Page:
Anarchism in Denmark
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Anarchism in Denmark

Anarchism in Denmark emerged in the late 19th century from the revolutionary factions of early social democratic spheres, crystalizing into a widespread anarcho-syndicalist movement that reached its height during the late 1910s. After the disintegration of organized syndicalism, anarchists in post-war Denmark began to organize the squatters' movement, which led to the creation of Freetown Christiania.

History

Libertarian socialism first emerged in Denmark during debates within the Social Democratic Party over reformism and revolutionary socialism. Whereas the old reformist leadership advocated for an authoritarian socialism, inspired by Marxism, the younger revolutionary section took a stance against authoritarianism and bureaucracy. The revolutionaries published Arbejderen, in which they criticized the party's tactics of parliamentarism, as well as the alliance between the reformist Social Democrats and the Liberal Party against the Conservative government of Jacob Brønnum Scavenius Estrup. In a public meeting, the reformist leader Chresten Hørdum said on the matter:[1]

"In heaven's name let the revolutionists make as much opposition as they please in their own groups. They have nothing to do with our meetings and bad better take care they are not chucked out so fine a day. Let this sort of thing go on, and Anarchism, in its serious sense, will soon make its appearance in the capital of Denmark."

The reformist party leadership subsequently began to repress the internal revolutionary opposition, led by Gerson Trier, which was expelled from the party on November 7, 1890.[2] So the revolutionary section went on to found the Revolutionary Socialist Workers' Party.[3] Anarchist sympathies began to grow among a few select individuals in Denmark, some of whom were responsible for translating the works of Peter Kropotkin into the Danish language.[1]

At the turn of the 20th century, anarcho-syndicalism began to emerge from the revolutionary section of the social democratic movement. Syndicalist organizations such as the Syndicalist League, Trade Union Opposition Association and Young Socialist League were established and began to publish newspapers such as Solidaritet and Den Røde Krig. By the time of World War I, anarchism and syndicalism played a key role in the Danish labor movement and the struggle for the conditions of the unemployed. This culminated in 1918, when anarcho-syndicalists held a number of unemployment demonstrations that culminated in the storm on the Stock Exchange, when unemployed syndicalists attacked the Børsen in Copenhagen.[4] After the storm, syndicalists established the Organization of the Unemployed and held further demonstrations against unemployment in Copenhagen, as the movement continued to grow, playing a prominent role in achieving the eight-hour day.[5]

But as the employing class began to launch a counter-offensive against the syndicalists and following the failure of the majority of the revolutions of 1917-1923, the anarcho-syndicalist movement went into decline.[6] The Trade Union Opposition Association was disestablished in 1921, with the majority forming part of an alliance with the Communist Party of Denmark, while the minority organized themselves into the Syndicalist Propaganda Alliance. Christian Christensen eventually broke from the Communist Party and attempted to revive the syndicalist movement. The syndicalist weekly periodical Arbejdet was established, which Christensen, Carl Heinrich Petersen and Halfdan Rasmussen participated in, but the newspaper ceased publication in 1938.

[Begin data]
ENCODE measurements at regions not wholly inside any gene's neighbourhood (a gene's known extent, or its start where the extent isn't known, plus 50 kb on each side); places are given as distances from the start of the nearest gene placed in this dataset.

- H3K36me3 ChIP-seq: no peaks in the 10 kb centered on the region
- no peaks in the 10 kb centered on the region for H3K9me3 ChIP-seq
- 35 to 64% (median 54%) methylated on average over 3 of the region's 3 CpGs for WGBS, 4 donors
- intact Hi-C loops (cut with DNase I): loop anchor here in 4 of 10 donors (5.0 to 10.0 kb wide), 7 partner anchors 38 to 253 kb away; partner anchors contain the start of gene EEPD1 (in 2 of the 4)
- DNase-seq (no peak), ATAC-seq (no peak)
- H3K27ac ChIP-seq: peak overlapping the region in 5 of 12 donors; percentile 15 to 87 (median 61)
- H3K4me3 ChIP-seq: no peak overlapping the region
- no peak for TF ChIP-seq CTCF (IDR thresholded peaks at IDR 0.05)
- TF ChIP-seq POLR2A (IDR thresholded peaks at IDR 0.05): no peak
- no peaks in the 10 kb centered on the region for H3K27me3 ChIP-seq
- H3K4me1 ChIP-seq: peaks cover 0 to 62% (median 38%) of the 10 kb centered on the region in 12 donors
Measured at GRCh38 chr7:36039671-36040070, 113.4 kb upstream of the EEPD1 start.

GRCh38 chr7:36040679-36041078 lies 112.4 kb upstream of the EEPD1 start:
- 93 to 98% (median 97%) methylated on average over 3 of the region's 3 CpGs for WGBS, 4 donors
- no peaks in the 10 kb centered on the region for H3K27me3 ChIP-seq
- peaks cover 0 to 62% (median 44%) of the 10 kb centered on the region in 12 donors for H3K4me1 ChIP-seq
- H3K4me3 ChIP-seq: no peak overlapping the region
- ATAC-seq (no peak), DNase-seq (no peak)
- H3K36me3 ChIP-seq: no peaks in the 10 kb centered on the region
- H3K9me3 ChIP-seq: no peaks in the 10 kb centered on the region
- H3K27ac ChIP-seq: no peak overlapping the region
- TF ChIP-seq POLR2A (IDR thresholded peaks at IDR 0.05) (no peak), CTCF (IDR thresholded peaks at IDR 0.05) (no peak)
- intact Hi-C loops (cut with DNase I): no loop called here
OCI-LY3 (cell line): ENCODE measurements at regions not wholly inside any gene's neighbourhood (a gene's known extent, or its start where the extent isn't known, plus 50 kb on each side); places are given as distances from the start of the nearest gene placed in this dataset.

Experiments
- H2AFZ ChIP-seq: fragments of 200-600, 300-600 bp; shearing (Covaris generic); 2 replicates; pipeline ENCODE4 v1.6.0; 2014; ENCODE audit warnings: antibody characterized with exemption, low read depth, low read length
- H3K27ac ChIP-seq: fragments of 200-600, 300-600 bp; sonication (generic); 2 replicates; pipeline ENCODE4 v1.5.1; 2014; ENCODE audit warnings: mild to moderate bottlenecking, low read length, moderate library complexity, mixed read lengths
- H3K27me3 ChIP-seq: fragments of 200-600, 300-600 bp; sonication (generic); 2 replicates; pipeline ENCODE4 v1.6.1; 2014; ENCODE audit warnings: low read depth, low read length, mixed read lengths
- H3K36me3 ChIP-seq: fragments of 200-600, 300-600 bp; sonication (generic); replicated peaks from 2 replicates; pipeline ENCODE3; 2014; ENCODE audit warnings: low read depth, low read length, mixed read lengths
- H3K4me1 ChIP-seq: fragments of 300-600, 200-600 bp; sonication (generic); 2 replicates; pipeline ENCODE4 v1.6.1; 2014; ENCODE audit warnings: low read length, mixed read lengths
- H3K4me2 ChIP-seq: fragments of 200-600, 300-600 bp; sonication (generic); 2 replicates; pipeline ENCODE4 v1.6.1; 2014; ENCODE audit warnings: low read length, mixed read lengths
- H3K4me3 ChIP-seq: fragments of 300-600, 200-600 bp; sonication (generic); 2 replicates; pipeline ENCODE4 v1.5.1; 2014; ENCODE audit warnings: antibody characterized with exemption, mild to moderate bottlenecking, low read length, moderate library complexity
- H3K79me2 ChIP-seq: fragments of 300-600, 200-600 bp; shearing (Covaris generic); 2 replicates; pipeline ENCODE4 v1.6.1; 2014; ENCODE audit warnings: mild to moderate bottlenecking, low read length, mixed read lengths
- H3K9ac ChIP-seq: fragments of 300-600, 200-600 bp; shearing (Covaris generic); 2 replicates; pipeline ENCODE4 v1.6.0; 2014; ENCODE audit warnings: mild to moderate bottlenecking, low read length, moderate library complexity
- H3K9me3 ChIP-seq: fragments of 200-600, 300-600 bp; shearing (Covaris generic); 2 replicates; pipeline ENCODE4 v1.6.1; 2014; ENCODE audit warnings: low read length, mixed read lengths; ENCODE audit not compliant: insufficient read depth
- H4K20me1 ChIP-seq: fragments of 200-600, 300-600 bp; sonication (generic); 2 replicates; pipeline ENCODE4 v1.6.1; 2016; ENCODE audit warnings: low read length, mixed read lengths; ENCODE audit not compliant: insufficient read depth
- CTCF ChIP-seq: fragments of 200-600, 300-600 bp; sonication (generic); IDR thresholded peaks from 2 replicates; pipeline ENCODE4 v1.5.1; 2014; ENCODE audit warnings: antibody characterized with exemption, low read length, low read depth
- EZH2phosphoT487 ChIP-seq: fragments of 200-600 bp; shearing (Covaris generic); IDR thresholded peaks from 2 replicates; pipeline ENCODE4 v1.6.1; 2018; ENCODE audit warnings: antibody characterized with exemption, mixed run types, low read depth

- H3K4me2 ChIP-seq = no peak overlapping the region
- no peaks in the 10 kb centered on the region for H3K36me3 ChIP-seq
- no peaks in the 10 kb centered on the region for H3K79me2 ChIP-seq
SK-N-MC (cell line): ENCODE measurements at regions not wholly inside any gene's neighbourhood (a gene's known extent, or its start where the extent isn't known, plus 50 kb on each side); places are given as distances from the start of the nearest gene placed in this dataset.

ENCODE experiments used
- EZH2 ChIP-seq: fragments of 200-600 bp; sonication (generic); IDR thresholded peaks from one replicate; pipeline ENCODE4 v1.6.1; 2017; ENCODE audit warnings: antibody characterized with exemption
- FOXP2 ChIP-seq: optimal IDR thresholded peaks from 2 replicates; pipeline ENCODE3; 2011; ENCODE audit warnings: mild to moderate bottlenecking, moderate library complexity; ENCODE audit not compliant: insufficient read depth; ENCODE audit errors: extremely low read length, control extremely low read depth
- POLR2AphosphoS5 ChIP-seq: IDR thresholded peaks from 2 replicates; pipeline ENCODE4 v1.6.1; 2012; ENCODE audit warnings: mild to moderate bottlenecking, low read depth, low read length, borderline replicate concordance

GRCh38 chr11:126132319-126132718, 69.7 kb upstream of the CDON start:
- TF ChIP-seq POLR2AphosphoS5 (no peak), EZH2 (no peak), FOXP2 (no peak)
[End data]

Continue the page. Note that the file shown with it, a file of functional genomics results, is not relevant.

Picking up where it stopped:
During the Nazi occupation of Denmark in World War II, syndicalists such as Petersen and Rasmussen participated in the Danish resistance movement, clandestinely publishing anti-fascist propaganda and forming insurgent groups to commit acts of sabotage.

In the 1960s, Danish anarchists began to participate in the creation of freespaces, as part of the nsscent squatting movement. The most significant act of which was the establishment of Freetown Christiania in an abandoned army barracks of Copenhagen in 1971, beginning an anarchist project to create a self-governing society. This catalyzed decades of activity in the squatters movement, with squats that followed in its wake including the Ungdomshuset, BumZen and Børnehuset. This rise in the squatting activity eventually culminated in the Battle of Ryesgade, during which squatters clashed with the police that were enforcing an eviction notice.

In 2009, the anarchist organization Libertære Socialister was established,[7] forming a federation from a number of groups throughout Denmark and carrying out a number of protest actions throughout the 2010s.

See also

References

  1. ^ a b Charlotte Wilson, ed. (August 1890). "Socialism in Scandinavia". Freedom. 4 (45). London: Freedom Press. ISSN 0016-0504. OCLC 175313588.
  2. ^ Emmrich, Ute (1979). "Kampfgefährte von Friedrich Engels und Wegbereiter der Kommunistischen Partei Dänemarks". Beiträge zur Geschichte der Arbeiterbewegung (in German). Berlin. 1: 123. ISSN 0005-8068. OCLC 1128895634.
  3. ^ Callesen, Gerd (1987). Über die Verbreitung der Werke von Marx und Engels in Dänemark. Marx-Engels-Jahrbuch (in German). 10. Berlin. p. 350. ISBN 3-320-00914-1. OCLC 961047422.
  4. ^ Scherfig, Albert. "Stormen på Børsen 1918". Arbejderhistorie (in Danish). The Workers Museum.
  5. ^ Petersen, Carl Heinrich (1974). Danske Revolutionære (in Danish). 2 (3 ed.). Copenhagen: Borgen. ISBN 9788741846231. OCLC 462046408.
  6. ^ Marcussen, Daniell (2009). Da syndikalisterne mødte Lenin... (PDF) (Thesis) (in Danish). Aalborg University. Archived from the original (PDF) on 5 March 2016.
  7. ^ "Libertære Socialister » Platform". Libsoc.dk (in Danish). Libertære Socialister. 27 March 2011. Retrieved 2013.

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